• HB 1245 would prohibit municipal utilities from including capacity-related fees in connection fees, most commonly associated with new development. Capacity-related fees usually refer to costs associated with system-wide improvements fees such as system development charges, interceptor fees, or availability fees. It also creates a process by which these fees can be challenged and reviewed by the IURC after the property owner has an informal mediation with the utility. Another provision in the bill limits the discretion of local health departments to review and approve new septic systems.
  • Aim has worked with the bill authors to improve this bill throughout session and many of the changes made to the capacity-related fees provisions of this bill improved in the Senate version. We will continue to work to alleviate additional issues with that language as this bill moves through the end of the legislative process.
  • HB 1245, sponsored by Senator Eric Koch (R-Bedford), passed the Senate Utilities committee on Thursday with a vote of 11-0 and will now move before the full Senate for further amendment and vote next week.


  • HB 1106 would require the county to approve the use of eminent domain by municipalities (not including municipal utilities) in unincorporated territory and place several other procedural hurdles on the use of eminent domain outside of corporate boundaries. It also requires that condemnations that result in the property title changing hands must be compensated at 120% of fair market value.
  • Aim opposes HB 1106 because it limits the ability to effectively manage infrastructure outside municipal boundaries, raises the cost of eminent domain, and could delay critical projects.
  • HB 1106, sponsored by Senator Jim Buck (R-Kokomo), passed the Senate Local Government Committee on Thursday with a vote of 6-4 and will be heard for further amendment on the Senate Floor next Monday. We are looking for assistance from our members to contact their Senators to ask them to vote no on HB 1106 prior to it being heard before the full Senate on Monday and Tuesday next week.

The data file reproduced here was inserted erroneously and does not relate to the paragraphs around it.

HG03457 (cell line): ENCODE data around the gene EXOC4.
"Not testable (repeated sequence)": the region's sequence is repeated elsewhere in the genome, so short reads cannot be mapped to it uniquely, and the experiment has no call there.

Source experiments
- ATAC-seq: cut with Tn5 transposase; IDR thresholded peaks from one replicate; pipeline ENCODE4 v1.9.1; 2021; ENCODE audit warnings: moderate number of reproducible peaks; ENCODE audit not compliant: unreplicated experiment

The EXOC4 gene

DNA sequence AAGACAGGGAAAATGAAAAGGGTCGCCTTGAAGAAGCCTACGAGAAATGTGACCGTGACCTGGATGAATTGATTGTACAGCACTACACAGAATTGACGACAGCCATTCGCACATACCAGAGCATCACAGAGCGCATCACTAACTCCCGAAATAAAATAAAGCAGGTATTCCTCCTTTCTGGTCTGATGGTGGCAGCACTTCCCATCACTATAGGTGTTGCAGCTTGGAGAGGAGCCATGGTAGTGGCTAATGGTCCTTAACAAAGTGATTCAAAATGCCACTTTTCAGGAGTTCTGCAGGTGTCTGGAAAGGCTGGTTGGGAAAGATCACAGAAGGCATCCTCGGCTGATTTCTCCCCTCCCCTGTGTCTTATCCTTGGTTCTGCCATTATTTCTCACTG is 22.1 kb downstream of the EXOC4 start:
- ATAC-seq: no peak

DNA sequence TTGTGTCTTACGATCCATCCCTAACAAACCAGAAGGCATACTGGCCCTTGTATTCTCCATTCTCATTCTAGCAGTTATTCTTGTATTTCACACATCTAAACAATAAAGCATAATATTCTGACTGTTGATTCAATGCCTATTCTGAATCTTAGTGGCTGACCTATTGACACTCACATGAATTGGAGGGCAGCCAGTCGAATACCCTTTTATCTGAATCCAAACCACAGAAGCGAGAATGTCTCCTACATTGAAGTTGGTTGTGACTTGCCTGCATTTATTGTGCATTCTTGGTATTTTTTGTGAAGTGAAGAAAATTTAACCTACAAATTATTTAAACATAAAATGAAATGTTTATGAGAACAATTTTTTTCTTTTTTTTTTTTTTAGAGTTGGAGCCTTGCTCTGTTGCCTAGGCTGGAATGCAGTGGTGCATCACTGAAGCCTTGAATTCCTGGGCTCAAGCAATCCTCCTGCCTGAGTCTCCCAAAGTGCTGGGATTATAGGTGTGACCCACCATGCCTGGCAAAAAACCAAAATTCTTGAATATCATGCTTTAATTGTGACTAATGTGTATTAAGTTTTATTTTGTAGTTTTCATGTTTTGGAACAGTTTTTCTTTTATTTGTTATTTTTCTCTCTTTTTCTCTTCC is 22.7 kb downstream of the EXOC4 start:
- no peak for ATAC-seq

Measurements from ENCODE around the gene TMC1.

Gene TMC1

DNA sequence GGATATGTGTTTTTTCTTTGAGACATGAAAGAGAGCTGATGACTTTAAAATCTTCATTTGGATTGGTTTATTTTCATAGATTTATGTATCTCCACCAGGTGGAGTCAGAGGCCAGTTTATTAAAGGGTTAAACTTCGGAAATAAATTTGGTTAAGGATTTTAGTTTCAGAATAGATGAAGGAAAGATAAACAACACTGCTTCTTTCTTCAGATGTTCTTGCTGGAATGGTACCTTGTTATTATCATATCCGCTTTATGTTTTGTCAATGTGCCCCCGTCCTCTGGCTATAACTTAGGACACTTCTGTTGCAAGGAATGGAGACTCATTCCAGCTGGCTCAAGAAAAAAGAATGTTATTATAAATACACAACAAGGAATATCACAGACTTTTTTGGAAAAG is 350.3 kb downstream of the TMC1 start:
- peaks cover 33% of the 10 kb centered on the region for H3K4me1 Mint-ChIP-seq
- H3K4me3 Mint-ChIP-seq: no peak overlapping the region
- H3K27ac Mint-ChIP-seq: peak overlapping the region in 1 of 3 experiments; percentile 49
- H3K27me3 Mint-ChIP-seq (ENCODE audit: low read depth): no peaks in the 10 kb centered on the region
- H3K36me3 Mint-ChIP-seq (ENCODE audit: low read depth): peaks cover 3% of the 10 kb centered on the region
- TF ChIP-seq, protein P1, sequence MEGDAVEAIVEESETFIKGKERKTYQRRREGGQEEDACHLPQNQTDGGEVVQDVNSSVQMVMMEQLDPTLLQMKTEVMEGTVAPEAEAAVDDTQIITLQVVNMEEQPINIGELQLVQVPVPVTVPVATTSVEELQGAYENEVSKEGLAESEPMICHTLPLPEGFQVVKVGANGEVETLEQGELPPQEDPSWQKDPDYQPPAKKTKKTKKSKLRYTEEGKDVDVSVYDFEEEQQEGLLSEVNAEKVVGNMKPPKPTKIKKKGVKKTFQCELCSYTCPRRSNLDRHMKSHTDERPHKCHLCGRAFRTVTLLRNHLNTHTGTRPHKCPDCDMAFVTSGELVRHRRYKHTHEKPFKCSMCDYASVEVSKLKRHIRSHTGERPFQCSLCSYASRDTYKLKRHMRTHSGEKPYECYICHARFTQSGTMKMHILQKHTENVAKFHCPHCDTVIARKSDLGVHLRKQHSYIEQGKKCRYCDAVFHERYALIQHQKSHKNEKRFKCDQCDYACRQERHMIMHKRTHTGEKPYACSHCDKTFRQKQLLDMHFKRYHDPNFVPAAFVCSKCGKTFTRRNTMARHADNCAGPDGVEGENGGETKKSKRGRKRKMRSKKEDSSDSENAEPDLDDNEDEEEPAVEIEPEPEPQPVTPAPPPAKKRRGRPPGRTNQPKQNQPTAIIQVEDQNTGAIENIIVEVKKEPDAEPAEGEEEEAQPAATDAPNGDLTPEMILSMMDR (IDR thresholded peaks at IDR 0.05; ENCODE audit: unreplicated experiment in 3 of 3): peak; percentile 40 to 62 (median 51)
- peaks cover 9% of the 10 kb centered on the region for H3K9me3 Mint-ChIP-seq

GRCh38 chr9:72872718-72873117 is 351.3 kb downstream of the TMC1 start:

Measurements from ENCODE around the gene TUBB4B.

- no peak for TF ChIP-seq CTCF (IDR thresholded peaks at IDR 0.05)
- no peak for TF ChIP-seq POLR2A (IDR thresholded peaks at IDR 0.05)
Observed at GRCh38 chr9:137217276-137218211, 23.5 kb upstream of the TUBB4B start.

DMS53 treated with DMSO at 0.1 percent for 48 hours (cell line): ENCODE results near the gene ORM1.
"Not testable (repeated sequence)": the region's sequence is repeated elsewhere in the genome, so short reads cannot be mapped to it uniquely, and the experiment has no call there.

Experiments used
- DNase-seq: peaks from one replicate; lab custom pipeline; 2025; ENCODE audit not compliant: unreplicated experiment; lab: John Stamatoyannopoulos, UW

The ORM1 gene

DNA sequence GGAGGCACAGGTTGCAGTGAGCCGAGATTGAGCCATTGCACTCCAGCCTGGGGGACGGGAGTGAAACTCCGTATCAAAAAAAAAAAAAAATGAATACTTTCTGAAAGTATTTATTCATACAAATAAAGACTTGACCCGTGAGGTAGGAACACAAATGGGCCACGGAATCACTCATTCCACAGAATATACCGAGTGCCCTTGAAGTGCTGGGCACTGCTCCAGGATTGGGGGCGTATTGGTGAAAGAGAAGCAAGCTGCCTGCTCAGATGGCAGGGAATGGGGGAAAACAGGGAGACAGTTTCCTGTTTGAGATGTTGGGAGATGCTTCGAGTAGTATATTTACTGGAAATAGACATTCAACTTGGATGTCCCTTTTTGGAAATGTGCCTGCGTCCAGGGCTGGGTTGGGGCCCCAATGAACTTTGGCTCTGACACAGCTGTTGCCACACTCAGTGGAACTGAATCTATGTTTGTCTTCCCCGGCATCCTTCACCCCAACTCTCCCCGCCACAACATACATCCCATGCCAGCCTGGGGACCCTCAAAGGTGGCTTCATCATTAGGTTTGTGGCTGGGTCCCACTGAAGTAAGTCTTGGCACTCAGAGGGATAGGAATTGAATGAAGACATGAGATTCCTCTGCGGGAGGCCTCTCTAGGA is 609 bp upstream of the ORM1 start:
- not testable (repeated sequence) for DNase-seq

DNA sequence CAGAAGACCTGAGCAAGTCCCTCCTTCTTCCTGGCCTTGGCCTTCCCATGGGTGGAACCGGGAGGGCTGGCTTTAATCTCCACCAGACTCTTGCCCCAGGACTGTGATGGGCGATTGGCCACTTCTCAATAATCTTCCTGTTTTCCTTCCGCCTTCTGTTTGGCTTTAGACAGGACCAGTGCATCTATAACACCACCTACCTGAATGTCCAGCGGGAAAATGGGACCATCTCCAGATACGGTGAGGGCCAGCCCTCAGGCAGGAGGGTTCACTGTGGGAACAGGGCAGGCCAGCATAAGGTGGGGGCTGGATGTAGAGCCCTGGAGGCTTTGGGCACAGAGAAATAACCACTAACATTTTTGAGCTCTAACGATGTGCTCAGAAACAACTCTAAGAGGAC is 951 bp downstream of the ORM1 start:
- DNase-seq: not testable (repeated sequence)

• HB 1193 amends the statewide framework for distributing the proceeds of settlement dollars from the lawsuits against large opioid manufacturers nationwide. It increases the proportion of the proceeds that flow to local cities, towns, and counties and provides the distribution will be weighted based on how much the community has been affected by the opioid epidemic. It also increases the window in which communities that were separately litigating could opt into the statewide settlement while providing those communities with options to negotiate the use of their settlement proceeds to pay for the costs they have already incurred with their attorneys during their litigation.
  • Aim supports this bill as it is a reasonable compromise that attempts to get more local units into the statewide settlement (increasing the overall value of the settlement) while providing consideration for the litigating communities.
  • HB 1193, sponsored by Senator Ryan Mishler (R-Bremen), passed the Senate on Thursday with a vote of 48-0.


“We are going to need the help of all our members this week on three issues and bills where your involvement could make a real difference in the outcome.”

– Jennifer Simmons, Aim COO